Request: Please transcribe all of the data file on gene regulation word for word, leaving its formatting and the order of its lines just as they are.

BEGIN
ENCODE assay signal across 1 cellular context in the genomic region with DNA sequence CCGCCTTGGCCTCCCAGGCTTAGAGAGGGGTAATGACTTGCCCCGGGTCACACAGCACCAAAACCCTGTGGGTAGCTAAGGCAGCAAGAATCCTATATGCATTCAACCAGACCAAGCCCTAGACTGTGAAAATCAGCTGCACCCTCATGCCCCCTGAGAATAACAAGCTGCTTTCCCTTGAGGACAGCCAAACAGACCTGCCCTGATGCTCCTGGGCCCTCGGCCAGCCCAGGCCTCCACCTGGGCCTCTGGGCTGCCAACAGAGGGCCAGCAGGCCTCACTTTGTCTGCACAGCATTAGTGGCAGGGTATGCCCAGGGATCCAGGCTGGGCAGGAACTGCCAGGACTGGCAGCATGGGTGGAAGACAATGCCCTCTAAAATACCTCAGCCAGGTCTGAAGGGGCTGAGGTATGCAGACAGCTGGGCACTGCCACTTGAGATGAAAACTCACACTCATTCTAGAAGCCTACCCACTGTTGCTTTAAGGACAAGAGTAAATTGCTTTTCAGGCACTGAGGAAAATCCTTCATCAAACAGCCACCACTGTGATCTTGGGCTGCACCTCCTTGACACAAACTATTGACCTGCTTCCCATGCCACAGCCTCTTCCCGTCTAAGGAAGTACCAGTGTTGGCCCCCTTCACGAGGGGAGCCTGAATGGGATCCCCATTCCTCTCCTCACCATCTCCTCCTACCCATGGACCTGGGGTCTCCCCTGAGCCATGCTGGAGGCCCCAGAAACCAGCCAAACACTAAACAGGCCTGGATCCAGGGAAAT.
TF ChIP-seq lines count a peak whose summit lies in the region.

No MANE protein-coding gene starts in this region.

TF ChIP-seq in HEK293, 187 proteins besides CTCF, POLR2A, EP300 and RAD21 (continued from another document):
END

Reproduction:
ENCODE assay signal across 1 cellular context in the genomic region with DNA sequence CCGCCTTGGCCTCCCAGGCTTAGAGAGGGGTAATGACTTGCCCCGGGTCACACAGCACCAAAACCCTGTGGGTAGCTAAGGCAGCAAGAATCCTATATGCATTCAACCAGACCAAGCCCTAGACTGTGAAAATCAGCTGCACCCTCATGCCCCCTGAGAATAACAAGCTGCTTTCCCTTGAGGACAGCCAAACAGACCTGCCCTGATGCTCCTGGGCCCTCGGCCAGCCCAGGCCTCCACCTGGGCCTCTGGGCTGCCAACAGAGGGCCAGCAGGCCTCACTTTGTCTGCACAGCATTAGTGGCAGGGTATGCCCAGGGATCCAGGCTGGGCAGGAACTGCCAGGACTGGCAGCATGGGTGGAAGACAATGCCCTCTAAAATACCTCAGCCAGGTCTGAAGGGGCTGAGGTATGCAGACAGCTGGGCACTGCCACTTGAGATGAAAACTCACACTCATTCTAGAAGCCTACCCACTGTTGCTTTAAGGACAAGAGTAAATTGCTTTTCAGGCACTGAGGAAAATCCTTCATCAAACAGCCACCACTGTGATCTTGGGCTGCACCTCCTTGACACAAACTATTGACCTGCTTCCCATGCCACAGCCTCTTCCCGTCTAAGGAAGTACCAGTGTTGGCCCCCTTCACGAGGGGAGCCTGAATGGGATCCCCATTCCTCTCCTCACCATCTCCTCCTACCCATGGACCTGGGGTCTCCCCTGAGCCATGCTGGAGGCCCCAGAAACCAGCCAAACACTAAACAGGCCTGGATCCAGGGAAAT.
TF ChIP-seq lines count a peak whose summit lies in the region.

No MANE protein-coding gene starts in this region.

TF ChIP-seq in HEK293, 187 proteins besides CTCF, POLR2A, EP300 and RAD21 (continued from another document):